It is the time of year when we have to start thinking about any Christmas preparations that take long-range planning. (Make the Springerle’s NOW!!)
One of the first things that I always do is write a Christmas letter and update my Christmas card list. I send the letter to friends and family we don’t see often (who generally live out of town), and Christmas cards to friends and family who already know all the stuff in the Christmas letter and to in-town acquaintances.
I have a mental template for our yearly Christmas letter that I adhere to pretty closely: A welcoming of the reason for the season, a couple paragraphs about what Hubby and I are doing, a couple paragraphs about Gunny and his family, a couple paragraphs about DD and her family, and a closing that honors Christ’s birth.
I work very hard to keep the letter to one page (one-side). I add a handwritten note on each one I send that is specific to that person/family.
Now, to me, this is a pretty good way to keep in touch, especially with people we only hear from this one time of year. We receive many Christmas letters in return, some that have obviously been written just as a reply to OUR letter, but that’s all right, because the whole point is to just do a little re-connecting. And, if the letter they receive from us makes them want to let us know what THEY are doing — perfect!!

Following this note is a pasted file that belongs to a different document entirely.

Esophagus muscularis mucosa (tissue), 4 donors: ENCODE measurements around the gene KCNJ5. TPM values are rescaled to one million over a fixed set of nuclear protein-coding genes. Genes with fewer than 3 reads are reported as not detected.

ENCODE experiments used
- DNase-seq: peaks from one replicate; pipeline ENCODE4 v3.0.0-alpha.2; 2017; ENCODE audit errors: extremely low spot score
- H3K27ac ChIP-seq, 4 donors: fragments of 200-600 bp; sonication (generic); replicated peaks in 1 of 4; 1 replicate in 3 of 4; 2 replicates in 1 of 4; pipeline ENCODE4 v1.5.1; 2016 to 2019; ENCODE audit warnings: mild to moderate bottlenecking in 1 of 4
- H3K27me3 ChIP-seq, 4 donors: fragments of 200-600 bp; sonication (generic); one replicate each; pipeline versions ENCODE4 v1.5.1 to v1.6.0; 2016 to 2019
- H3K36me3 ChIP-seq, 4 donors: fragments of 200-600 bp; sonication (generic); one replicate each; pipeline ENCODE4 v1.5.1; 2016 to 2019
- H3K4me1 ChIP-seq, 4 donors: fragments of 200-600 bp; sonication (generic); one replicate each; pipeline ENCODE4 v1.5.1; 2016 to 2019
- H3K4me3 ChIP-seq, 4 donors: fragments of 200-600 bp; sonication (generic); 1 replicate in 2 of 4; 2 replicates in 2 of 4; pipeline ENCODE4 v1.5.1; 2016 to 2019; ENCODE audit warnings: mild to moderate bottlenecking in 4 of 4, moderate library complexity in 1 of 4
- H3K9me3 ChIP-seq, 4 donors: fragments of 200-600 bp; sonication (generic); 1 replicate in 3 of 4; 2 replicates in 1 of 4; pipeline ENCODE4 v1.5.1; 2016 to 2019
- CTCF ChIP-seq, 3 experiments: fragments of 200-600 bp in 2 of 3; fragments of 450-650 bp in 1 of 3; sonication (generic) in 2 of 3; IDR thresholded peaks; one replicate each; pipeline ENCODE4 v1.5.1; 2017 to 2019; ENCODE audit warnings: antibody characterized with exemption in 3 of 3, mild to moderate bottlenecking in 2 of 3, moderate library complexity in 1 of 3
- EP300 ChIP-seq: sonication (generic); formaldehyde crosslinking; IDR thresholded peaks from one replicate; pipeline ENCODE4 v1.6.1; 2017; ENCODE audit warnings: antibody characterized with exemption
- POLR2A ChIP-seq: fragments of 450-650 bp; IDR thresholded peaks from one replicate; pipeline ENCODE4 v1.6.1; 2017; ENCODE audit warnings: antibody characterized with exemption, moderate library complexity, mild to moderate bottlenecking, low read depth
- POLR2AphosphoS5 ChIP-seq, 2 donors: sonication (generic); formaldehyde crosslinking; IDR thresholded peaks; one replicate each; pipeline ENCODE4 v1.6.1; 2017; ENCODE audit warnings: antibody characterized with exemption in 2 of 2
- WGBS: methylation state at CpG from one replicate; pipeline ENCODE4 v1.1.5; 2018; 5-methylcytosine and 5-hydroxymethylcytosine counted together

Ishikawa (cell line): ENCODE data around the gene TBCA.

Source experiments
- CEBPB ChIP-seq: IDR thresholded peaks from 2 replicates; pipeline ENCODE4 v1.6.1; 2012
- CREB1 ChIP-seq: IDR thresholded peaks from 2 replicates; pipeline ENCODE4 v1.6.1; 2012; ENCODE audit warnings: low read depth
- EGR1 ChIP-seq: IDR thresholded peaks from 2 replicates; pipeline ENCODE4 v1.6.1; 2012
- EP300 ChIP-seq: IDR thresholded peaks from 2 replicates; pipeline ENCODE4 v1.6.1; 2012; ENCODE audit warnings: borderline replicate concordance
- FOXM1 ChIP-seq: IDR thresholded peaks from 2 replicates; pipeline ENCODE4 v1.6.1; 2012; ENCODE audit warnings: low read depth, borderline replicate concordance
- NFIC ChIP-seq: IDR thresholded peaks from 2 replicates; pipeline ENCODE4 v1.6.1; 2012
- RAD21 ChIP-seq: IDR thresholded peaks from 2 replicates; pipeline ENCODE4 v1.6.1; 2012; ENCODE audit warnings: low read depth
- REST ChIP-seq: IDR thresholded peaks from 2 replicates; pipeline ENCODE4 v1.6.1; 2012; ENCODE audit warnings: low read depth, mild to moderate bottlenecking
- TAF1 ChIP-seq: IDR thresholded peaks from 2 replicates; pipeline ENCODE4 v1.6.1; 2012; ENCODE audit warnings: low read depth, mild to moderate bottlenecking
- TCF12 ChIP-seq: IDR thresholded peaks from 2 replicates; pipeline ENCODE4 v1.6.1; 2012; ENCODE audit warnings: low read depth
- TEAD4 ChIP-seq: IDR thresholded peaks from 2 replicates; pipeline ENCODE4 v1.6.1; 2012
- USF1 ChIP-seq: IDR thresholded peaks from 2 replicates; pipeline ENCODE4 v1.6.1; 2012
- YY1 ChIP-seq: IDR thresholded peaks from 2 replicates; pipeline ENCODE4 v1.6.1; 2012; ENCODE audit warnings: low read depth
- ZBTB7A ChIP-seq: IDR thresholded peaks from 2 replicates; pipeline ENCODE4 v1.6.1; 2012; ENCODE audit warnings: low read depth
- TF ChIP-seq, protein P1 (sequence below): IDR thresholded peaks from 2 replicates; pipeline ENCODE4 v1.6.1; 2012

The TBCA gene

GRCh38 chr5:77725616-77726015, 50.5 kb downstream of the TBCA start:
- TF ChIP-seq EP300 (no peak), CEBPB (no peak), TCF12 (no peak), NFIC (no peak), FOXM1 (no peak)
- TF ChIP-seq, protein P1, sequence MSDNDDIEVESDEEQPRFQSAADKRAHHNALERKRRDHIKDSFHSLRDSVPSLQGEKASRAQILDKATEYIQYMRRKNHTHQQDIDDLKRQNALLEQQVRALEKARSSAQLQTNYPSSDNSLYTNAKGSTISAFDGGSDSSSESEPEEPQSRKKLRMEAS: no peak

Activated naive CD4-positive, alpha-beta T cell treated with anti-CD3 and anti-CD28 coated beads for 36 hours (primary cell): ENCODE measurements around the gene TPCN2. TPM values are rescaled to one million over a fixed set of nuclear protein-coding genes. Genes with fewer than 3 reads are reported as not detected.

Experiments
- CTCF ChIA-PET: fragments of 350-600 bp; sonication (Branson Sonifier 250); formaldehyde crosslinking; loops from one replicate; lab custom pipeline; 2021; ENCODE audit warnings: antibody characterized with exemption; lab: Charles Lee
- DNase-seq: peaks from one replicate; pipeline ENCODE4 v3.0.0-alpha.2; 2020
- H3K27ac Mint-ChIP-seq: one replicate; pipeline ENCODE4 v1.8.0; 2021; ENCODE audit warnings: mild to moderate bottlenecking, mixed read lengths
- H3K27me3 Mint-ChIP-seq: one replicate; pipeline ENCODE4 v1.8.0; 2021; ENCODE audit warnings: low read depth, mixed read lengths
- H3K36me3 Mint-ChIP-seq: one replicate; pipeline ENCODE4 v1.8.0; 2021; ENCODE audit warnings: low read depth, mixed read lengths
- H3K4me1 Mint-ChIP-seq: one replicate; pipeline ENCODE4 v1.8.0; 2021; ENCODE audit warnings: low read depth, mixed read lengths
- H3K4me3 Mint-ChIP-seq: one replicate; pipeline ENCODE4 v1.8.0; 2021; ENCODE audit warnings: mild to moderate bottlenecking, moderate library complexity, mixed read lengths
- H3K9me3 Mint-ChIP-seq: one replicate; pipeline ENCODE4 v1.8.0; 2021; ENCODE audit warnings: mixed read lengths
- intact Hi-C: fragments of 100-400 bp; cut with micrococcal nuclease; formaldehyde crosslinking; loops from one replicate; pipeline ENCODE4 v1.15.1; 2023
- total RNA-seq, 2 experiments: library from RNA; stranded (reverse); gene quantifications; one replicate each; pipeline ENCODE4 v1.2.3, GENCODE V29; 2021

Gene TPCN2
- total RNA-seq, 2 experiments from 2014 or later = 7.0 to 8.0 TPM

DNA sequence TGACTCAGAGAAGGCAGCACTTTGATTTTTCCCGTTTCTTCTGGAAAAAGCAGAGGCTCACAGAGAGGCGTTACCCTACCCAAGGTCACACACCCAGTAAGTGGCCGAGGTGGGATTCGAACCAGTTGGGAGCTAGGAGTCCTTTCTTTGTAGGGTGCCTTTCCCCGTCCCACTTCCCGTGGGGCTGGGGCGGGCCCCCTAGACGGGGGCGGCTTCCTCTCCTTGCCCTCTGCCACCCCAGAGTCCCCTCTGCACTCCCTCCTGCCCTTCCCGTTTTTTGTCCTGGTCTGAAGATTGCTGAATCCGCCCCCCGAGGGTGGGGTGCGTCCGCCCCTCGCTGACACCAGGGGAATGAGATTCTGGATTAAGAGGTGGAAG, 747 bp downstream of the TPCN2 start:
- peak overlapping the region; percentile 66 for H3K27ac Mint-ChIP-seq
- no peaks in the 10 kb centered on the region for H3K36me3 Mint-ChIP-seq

I never know what to think when I hear people rant about how awful they consider Christmas letters. The objections I hear are that they are too long and they are “braggy”. Well, would they rather not hear from that family at all? As I said earlier, sometimes a Christmas letter is the ONLY time you hear from someone. I have to admit that if one we receive is realllly long, I do sometimes read just the beginning of each paragraph, unless something just catches my interest, but I’m STILL glad that I heard from that family! Just from skimming the letter I know alot more about what is going on with them than I would if I DIDN’T get the letter!
As for bragging — in my mind — bragging is window dressing. The person has taken the things that have happened in their lives and shared only the highlights and presented those in a really “dressed up” way, but if you can make yourself look past the bragging, you are still getting information that tells you what is going on with them!
So, in conclusion, as I’m sure you have already figured out — I am ALL FOR Christmas letters. I love getting them, even the lonnnnng ones and the “braggy” ones, because I’m glad they thought of us and wanted to stay in touch with us.
May any Christmas letter you receive be seen as a little “gift” from the sender — some more “pleasingly wrapped” than others, but all “gifts.”
Update: Click here to see A Christmas Letter — Making It Better.